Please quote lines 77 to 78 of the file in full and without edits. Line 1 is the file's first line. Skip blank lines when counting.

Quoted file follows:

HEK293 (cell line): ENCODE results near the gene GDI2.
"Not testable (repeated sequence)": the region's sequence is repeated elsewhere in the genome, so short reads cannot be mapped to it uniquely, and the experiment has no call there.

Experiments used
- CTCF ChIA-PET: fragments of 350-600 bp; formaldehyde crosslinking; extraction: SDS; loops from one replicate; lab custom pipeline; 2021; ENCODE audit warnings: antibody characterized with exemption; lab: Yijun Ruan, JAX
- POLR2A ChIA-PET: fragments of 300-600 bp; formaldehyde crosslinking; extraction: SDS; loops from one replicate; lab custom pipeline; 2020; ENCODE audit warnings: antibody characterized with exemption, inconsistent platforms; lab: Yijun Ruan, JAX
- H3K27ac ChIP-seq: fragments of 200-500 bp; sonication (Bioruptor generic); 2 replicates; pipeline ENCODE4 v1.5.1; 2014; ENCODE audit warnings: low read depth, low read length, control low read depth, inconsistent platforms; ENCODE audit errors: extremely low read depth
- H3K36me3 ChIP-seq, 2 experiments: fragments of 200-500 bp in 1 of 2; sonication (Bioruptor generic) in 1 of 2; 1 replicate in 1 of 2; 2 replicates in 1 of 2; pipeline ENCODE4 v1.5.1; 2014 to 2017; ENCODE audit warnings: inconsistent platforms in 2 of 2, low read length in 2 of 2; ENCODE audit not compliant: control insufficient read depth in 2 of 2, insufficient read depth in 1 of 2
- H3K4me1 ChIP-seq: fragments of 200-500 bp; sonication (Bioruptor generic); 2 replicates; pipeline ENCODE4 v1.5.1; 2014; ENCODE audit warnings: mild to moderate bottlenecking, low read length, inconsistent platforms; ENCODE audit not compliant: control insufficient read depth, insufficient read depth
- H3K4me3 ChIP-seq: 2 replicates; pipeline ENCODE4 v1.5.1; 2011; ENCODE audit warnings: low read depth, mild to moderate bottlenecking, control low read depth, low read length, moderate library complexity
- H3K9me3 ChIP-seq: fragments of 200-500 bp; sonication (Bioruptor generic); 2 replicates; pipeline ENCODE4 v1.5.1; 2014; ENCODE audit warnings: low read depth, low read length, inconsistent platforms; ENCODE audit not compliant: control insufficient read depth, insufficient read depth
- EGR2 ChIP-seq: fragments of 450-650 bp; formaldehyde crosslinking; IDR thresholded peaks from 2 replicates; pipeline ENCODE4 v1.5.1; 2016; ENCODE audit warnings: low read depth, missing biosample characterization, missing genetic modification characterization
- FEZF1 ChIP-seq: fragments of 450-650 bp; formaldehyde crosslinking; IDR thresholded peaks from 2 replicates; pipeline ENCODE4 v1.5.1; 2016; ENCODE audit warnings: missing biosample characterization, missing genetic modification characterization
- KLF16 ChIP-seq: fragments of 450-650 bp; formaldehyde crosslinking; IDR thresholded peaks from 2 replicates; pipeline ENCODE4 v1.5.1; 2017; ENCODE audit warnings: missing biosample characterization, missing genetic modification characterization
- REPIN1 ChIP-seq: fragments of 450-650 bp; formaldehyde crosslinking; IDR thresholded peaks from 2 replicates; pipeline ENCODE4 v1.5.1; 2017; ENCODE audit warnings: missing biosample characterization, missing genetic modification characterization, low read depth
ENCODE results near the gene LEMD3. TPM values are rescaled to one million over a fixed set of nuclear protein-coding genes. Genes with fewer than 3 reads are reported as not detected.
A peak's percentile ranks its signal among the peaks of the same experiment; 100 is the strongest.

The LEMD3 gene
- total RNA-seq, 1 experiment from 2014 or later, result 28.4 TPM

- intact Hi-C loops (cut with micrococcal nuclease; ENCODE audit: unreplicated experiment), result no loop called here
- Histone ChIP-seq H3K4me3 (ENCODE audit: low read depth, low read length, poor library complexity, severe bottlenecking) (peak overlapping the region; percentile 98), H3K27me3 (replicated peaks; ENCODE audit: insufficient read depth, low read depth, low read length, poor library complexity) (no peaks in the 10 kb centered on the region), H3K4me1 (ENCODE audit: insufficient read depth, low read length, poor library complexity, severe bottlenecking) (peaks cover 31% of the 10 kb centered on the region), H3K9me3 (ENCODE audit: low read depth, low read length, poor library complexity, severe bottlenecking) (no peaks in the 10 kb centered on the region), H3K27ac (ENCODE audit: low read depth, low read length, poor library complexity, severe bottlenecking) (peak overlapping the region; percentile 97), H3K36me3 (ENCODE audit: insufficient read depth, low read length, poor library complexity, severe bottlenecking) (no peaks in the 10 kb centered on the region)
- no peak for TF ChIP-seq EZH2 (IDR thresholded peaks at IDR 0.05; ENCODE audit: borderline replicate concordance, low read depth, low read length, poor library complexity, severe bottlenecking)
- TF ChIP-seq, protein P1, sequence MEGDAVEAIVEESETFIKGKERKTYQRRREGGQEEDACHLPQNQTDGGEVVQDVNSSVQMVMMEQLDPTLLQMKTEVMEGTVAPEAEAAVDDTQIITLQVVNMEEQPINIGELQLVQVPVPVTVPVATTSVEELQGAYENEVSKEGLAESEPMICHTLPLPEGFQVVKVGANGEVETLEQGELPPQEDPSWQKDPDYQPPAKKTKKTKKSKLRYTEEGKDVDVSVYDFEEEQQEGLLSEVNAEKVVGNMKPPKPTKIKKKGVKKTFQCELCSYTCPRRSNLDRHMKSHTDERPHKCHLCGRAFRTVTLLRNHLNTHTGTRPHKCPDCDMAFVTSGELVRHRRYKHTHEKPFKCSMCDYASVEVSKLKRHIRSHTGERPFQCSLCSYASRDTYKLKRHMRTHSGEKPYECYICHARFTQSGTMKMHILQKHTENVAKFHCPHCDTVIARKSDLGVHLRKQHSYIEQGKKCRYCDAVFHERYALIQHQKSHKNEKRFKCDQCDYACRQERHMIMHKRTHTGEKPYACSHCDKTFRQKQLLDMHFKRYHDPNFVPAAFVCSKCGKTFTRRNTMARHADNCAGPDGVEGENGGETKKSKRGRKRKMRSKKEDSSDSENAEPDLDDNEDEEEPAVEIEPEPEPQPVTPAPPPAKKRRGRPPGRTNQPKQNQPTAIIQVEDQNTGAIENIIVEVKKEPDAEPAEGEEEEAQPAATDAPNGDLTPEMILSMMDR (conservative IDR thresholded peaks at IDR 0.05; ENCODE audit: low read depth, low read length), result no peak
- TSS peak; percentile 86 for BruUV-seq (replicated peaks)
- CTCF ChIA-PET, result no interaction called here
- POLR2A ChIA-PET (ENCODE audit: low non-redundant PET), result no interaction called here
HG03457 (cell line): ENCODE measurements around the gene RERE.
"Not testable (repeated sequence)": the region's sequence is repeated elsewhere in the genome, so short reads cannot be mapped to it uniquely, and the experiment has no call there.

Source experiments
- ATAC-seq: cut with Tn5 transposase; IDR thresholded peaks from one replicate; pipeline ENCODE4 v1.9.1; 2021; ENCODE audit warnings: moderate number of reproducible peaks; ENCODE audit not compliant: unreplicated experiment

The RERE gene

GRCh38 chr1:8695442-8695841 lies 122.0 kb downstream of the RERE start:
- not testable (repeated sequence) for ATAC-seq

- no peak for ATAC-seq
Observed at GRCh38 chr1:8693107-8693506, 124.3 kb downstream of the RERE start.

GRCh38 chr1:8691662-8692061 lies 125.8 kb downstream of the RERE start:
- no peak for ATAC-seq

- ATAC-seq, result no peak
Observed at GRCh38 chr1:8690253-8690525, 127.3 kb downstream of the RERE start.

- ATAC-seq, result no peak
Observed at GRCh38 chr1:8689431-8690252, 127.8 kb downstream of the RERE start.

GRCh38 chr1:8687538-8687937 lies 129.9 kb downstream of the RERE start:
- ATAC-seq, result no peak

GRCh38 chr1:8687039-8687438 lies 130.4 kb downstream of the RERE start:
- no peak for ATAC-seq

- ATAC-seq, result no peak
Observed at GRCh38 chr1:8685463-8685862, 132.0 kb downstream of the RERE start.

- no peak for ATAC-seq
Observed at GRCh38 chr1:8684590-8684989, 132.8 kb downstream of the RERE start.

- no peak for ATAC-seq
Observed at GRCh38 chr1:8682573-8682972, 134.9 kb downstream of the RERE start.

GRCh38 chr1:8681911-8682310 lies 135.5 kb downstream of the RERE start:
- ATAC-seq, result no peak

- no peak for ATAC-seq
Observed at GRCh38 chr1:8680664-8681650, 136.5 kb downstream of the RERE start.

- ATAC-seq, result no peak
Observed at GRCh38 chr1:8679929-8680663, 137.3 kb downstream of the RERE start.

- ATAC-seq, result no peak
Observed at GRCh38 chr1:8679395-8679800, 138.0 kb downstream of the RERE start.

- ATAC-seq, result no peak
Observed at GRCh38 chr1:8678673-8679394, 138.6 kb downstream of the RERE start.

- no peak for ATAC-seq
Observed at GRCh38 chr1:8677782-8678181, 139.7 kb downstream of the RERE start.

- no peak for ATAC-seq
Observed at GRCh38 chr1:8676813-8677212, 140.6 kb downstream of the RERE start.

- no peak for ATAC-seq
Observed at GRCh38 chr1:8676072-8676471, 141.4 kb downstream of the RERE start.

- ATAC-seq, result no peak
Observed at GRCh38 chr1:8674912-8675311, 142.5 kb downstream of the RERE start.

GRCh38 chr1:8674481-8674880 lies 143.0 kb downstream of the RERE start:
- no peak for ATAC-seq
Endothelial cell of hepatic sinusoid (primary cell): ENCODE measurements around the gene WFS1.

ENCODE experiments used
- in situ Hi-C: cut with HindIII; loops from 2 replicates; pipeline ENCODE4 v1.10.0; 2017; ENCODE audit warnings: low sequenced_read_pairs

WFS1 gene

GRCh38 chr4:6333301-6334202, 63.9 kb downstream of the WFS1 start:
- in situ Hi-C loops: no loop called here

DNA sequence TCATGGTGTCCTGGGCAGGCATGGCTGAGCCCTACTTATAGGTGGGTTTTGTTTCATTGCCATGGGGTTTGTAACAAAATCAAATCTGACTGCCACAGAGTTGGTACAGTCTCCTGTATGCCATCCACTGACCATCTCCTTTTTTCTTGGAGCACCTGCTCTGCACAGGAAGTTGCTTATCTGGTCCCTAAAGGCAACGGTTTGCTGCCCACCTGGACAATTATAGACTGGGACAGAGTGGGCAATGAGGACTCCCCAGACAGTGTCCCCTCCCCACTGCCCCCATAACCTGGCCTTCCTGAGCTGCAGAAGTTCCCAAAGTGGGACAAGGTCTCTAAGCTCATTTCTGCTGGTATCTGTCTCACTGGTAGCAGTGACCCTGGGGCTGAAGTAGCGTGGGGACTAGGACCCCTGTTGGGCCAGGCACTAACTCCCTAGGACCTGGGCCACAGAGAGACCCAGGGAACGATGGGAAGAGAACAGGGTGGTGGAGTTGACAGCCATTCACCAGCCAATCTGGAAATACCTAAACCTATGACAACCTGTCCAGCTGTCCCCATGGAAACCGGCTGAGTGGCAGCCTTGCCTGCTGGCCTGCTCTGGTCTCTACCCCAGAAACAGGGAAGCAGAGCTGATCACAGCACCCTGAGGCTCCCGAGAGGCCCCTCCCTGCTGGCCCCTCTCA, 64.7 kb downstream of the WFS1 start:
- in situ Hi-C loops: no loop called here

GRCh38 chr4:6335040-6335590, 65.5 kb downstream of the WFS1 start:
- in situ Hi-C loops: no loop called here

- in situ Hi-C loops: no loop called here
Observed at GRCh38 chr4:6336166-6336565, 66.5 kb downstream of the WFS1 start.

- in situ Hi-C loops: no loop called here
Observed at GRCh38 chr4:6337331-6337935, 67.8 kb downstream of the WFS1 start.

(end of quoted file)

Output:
DNA sequence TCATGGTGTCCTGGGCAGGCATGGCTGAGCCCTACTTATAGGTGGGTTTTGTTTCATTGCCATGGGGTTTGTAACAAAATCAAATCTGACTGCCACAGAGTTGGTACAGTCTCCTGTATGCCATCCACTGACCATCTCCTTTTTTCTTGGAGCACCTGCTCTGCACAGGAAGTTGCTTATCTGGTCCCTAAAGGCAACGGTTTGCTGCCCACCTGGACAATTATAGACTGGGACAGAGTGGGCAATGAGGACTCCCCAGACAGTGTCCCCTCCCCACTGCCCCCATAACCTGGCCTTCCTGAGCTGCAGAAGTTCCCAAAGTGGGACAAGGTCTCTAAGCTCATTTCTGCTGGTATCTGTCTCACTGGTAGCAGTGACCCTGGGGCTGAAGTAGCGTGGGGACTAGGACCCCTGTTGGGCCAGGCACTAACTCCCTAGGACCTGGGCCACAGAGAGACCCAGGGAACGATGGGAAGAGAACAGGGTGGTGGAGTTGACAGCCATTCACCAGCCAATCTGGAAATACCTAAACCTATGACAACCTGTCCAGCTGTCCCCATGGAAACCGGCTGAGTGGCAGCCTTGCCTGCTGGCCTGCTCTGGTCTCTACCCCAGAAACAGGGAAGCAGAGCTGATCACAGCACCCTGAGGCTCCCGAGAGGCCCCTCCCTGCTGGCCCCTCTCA, 64.7 kb downstream of the WFS1 start:
- in situ Hi-C loops: no loop called here